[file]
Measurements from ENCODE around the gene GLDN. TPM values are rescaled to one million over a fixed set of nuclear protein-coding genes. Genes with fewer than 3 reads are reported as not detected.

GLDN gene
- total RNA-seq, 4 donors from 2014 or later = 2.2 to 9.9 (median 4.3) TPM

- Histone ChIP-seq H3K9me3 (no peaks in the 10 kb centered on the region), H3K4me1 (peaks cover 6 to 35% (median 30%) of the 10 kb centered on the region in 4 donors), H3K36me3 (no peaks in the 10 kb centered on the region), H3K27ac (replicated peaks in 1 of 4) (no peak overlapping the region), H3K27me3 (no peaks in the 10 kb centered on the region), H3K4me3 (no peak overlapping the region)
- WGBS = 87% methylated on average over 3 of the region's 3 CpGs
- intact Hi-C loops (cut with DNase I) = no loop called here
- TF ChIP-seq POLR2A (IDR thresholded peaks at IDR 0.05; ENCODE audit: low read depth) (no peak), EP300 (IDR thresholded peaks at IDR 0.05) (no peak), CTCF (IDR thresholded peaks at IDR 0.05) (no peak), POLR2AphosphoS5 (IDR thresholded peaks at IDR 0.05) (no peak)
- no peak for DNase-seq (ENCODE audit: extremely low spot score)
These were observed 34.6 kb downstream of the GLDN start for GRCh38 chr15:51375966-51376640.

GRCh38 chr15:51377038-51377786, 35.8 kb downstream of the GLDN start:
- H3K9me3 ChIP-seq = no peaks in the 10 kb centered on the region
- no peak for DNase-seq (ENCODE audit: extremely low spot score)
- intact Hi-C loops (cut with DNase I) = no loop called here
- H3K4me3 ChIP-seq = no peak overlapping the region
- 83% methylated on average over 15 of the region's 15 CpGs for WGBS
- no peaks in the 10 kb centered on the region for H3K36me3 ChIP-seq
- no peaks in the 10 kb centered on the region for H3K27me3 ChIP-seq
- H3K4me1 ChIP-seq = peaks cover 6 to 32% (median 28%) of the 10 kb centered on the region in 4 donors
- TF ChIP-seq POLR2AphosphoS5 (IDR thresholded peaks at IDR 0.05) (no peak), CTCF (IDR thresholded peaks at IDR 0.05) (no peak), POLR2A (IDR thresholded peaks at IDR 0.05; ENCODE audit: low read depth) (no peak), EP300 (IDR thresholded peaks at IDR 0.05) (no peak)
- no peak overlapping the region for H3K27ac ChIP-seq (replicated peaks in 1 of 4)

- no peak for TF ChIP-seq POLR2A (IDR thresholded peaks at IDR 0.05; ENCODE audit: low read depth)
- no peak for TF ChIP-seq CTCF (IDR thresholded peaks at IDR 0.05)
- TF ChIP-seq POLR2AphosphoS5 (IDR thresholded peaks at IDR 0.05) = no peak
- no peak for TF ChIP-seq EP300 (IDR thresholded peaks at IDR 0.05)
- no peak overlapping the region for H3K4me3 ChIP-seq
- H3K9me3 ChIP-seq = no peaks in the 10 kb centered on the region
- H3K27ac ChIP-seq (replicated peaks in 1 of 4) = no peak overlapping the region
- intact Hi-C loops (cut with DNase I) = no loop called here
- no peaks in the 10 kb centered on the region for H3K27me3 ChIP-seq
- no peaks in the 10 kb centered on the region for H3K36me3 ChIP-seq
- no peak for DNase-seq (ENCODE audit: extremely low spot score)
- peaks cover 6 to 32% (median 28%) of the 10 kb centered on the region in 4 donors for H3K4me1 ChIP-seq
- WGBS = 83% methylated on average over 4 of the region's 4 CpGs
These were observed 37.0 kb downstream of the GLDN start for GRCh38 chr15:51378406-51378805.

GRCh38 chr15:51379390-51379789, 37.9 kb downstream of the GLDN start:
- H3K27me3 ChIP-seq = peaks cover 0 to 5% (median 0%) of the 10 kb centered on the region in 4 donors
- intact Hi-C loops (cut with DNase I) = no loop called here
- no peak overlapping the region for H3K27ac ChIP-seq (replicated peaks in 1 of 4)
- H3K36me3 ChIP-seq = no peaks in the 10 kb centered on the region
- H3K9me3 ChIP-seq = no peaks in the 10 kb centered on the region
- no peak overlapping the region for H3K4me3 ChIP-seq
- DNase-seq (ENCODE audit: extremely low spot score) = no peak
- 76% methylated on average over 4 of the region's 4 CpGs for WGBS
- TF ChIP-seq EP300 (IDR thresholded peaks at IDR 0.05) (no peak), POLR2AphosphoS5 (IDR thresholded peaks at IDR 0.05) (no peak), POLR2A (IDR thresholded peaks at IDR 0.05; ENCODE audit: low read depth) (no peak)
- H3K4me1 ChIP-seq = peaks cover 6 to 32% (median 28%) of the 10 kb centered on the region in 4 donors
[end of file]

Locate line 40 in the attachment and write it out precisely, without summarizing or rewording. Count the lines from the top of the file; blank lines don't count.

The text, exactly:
- H3K9me3 ChIP-seq = no peaks in the 10 kb centered on the region